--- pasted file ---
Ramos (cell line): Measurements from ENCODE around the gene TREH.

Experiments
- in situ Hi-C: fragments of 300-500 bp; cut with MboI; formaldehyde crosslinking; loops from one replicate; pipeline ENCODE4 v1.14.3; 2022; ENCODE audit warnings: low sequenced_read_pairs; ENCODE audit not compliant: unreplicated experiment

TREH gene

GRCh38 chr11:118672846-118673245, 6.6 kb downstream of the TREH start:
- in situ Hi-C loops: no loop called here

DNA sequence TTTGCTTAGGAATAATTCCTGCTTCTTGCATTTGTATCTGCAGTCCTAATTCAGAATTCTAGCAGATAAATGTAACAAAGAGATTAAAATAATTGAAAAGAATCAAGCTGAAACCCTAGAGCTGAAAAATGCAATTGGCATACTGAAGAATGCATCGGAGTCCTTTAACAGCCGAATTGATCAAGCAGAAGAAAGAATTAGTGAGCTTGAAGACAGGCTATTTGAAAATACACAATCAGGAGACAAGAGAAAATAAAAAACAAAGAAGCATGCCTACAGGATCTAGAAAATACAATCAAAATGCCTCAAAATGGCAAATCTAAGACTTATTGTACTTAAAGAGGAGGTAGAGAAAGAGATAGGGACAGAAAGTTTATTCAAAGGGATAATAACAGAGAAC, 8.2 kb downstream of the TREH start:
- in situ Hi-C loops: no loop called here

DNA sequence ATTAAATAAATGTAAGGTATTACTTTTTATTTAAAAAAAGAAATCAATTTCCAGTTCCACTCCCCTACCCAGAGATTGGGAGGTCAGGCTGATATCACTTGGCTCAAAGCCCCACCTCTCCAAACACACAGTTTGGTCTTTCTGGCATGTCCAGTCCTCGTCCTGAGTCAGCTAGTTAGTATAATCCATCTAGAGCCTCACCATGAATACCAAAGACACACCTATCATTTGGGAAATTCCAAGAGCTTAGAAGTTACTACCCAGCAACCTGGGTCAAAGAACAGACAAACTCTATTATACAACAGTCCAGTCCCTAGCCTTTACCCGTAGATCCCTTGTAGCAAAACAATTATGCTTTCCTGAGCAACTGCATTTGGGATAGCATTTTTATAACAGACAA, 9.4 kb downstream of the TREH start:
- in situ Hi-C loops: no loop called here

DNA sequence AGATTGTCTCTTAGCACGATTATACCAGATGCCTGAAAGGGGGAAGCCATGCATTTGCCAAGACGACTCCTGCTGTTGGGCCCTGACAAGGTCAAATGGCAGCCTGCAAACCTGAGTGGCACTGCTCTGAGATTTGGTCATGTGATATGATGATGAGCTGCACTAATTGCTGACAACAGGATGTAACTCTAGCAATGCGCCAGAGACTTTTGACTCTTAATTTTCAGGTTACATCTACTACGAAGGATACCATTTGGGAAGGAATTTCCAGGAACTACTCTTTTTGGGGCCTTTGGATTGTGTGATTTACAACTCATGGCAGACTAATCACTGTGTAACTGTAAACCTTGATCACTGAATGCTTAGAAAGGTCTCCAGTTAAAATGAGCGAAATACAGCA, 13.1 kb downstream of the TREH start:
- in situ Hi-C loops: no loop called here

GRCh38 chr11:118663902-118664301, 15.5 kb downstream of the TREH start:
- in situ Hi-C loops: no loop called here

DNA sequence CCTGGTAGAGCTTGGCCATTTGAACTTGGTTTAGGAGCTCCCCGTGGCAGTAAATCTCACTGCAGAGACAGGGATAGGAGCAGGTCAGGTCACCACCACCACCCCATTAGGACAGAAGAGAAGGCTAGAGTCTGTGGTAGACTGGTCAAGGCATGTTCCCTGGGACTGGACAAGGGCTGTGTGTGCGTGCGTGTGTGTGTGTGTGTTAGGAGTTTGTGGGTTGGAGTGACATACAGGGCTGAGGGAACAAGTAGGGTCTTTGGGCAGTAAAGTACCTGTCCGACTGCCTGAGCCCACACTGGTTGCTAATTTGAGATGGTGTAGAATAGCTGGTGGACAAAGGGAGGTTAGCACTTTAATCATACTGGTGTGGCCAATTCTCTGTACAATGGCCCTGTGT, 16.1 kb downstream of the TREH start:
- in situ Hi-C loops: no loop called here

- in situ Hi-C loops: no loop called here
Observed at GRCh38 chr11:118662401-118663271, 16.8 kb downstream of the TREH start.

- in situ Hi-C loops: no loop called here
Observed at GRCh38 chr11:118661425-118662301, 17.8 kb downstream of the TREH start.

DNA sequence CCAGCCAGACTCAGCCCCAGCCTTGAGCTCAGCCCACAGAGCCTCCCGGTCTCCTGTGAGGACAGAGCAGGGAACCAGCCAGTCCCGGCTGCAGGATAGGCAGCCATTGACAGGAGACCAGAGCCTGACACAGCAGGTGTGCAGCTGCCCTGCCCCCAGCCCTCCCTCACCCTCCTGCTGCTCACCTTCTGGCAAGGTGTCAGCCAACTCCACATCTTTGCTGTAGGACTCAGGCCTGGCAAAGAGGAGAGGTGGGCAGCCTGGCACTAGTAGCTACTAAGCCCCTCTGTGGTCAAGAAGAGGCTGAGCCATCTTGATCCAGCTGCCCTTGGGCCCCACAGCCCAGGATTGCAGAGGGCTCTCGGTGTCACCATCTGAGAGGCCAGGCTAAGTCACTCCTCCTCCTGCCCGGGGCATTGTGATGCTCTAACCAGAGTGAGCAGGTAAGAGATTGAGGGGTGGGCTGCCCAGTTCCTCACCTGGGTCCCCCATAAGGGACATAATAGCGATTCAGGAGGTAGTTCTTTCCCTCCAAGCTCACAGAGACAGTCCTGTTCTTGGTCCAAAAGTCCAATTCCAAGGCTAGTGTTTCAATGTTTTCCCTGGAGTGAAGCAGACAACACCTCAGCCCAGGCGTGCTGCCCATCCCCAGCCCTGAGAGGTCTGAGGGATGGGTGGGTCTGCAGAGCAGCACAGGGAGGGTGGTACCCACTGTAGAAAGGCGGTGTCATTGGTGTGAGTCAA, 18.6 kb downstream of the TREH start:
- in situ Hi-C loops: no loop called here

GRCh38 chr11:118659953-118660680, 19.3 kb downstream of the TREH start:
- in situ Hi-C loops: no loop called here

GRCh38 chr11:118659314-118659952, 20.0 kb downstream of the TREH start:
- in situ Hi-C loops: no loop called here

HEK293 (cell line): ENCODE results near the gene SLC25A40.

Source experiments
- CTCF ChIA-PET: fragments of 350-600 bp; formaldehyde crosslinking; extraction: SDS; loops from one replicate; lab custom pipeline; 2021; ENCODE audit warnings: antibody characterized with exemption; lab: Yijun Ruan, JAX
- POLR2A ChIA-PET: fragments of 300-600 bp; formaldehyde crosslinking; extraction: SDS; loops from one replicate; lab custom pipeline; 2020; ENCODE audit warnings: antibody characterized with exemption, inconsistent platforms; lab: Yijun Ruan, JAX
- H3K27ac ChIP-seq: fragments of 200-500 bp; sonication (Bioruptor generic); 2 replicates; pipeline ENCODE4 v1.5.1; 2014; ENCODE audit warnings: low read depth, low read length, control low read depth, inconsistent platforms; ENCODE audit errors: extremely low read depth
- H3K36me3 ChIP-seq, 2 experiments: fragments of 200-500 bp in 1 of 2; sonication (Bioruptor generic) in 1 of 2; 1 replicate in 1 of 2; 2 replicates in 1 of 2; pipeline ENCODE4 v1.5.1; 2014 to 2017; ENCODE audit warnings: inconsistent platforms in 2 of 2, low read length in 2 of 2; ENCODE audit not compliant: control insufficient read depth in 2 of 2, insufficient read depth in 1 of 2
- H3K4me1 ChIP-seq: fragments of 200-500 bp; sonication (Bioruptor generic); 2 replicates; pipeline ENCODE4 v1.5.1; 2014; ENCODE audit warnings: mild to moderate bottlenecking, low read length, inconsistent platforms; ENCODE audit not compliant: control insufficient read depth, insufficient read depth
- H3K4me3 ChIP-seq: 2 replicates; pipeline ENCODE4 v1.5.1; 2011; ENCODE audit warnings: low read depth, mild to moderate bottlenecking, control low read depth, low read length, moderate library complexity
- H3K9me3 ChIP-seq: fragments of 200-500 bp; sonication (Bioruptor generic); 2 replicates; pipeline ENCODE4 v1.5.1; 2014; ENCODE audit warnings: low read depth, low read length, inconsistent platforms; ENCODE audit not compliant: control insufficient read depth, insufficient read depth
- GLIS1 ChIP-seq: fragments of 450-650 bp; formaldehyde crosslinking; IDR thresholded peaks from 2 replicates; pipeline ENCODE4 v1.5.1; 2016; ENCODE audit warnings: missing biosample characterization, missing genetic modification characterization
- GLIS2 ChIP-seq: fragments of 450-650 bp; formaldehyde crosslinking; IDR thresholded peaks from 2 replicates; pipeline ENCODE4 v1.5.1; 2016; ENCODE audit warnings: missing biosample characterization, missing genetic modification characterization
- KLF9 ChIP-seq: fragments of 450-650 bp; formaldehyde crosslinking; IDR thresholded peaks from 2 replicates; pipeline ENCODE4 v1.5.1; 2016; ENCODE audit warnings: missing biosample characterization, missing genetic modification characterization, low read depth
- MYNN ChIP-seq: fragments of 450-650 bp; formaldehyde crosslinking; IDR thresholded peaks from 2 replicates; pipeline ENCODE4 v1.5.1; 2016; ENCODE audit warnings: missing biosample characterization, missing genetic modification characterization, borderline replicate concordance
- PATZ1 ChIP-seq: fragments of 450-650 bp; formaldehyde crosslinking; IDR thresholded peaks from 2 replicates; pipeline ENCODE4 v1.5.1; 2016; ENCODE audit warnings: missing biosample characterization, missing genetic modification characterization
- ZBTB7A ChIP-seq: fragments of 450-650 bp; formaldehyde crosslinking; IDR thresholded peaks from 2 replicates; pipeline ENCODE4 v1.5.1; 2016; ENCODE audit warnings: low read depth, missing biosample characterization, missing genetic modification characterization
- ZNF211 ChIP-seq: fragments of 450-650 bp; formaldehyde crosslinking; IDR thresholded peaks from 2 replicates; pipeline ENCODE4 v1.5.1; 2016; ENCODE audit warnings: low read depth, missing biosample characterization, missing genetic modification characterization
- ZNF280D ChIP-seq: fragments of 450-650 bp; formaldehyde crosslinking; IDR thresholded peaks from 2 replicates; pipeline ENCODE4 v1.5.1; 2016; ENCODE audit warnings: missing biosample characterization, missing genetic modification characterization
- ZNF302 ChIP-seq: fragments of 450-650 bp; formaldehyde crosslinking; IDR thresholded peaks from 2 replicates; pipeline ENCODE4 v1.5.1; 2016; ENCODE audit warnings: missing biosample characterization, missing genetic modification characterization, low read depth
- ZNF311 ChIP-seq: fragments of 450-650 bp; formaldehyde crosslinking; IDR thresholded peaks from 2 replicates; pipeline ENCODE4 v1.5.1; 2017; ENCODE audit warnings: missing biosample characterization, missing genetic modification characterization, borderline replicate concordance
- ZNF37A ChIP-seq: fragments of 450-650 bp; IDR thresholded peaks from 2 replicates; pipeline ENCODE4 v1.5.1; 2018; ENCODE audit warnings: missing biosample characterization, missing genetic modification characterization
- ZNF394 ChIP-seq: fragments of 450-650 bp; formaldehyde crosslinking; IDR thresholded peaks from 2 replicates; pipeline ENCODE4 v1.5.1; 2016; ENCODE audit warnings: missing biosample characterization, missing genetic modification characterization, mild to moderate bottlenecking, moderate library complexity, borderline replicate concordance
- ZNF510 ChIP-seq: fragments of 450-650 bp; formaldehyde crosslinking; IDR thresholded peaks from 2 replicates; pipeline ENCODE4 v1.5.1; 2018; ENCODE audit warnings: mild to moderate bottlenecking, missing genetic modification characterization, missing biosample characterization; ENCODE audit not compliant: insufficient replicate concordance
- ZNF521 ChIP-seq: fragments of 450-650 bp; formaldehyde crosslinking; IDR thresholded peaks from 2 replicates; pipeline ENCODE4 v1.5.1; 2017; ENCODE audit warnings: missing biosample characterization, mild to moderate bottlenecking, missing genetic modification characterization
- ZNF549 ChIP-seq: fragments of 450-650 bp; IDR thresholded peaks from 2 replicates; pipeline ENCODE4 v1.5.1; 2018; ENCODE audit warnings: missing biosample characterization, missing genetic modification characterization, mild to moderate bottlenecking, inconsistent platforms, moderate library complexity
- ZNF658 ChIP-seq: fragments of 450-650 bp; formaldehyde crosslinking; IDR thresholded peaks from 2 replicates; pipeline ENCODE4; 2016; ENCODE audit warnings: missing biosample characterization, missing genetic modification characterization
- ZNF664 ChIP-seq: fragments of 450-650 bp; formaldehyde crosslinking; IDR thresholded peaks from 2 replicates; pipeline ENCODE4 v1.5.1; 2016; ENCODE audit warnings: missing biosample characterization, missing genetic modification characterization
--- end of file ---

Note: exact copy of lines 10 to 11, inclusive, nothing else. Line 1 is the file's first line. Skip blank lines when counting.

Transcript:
- in situ Hi-C loops: no loop called here

DNA sequence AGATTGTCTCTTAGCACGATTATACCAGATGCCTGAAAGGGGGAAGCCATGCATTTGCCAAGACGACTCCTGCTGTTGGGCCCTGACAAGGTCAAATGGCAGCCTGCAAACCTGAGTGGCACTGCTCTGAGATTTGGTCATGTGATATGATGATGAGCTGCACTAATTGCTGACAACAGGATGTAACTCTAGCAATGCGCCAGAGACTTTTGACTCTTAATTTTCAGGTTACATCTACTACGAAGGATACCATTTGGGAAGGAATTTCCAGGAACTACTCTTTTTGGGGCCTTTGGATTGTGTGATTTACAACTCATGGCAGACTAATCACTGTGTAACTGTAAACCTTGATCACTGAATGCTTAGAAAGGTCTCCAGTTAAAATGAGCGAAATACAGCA, 13.1 kb downstream of the TREH start: